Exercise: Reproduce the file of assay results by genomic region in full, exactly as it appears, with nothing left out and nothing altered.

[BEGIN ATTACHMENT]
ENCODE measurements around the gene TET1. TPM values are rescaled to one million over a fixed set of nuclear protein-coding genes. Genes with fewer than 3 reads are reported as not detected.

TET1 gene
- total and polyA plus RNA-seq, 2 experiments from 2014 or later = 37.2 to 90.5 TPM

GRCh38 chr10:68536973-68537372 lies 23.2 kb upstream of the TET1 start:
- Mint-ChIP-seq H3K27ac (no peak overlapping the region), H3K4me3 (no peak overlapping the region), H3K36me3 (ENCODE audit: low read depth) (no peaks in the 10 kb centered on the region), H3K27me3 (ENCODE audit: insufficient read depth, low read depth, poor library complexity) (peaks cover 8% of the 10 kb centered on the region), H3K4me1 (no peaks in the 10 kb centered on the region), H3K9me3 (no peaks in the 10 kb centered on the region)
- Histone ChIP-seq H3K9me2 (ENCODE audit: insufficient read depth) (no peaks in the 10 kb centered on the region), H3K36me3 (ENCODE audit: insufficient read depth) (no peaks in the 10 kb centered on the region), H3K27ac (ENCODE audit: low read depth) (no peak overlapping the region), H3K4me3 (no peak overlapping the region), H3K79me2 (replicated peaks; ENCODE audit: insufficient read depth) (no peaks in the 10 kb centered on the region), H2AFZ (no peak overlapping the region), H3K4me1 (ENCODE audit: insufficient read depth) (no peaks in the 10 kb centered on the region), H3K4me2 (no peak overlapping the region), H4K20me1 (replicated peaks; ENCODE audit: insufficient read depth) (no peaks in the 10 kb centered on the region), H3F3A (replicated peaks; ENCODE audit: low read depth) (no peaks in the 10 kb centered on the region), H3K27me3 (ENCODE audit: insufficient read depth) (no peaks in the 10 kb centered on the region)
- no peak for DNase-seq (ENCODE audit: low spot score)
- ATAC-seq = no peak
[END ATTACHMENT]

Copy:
ENCODE measurements around the gene TET1. TPM values are rescaled to one million over a fixed set of nuclear protein-coding genes. Genes with fewer than 3 reads are reported as not detected.

TET1 gene
- total and polyA plus RNA-seq, 2 experiments from 2014 or later = 37.2 to 90.5 TPM

GRCh38 chr10:68536973-68537372 lies 23.2 kb upstream of the TET1 start:
- Mint-ChIP-seq H3K27ac (no peak overlapping the region), H3K4me3 (no peak overlapping the region), H3K36me3 (ENCODE audit: low read depth) (no peaks in the 10 kb centered on the region), H3K27me3 (ENCODE audit: insufficient read depth, low read depth, poor library complexity) (peaks cover 8% of the 10 kb centered on the region), H3K4me1 (no peaks in the 10 kb centered on the region), H3K9me3 (no peaks in the 10 kb centered on the region)
- Histone ChIP-seq H3K9me2 (ENCODE audit: insufficient read depth) (no peaks in the 10 kb centered on the region), H3K36me3 (ENCODE audit: insufficient read depth) (no peaks in the 10 kb centered on the region), H3K27ac (ENCODE audit: low read depth) (no peak overlapping the region), H3K4me3 (no peak overlapping the region), H3K79me2 (replicated peaks; ENCODE audit: insufficient read depth) (no peaks in the 10 kb centered on the region), H2AFZ (no peak overlapping the region), H3K4me1 (ENCODE audit: insufficient read depth) (no peaks in the 10 kb centered on the region), H3K4me2 (no peak overlapping the region), H4K20me1 (replicated peaks; ENCODE audit: insufficient read depth) (no peaks in the 10 kb centered on the region), H3F3A (replicated peaks; ENCODE audit: low read depth) (no peaks in the 10 kb centered on the region), H3K27me3 (ENCODE audit: insufficient read depth) (no peaks in the 10 kb centered on the region)
- no peak for DNase-seq (ENCODE audit: low spot score)
- ATAC-seq = no peak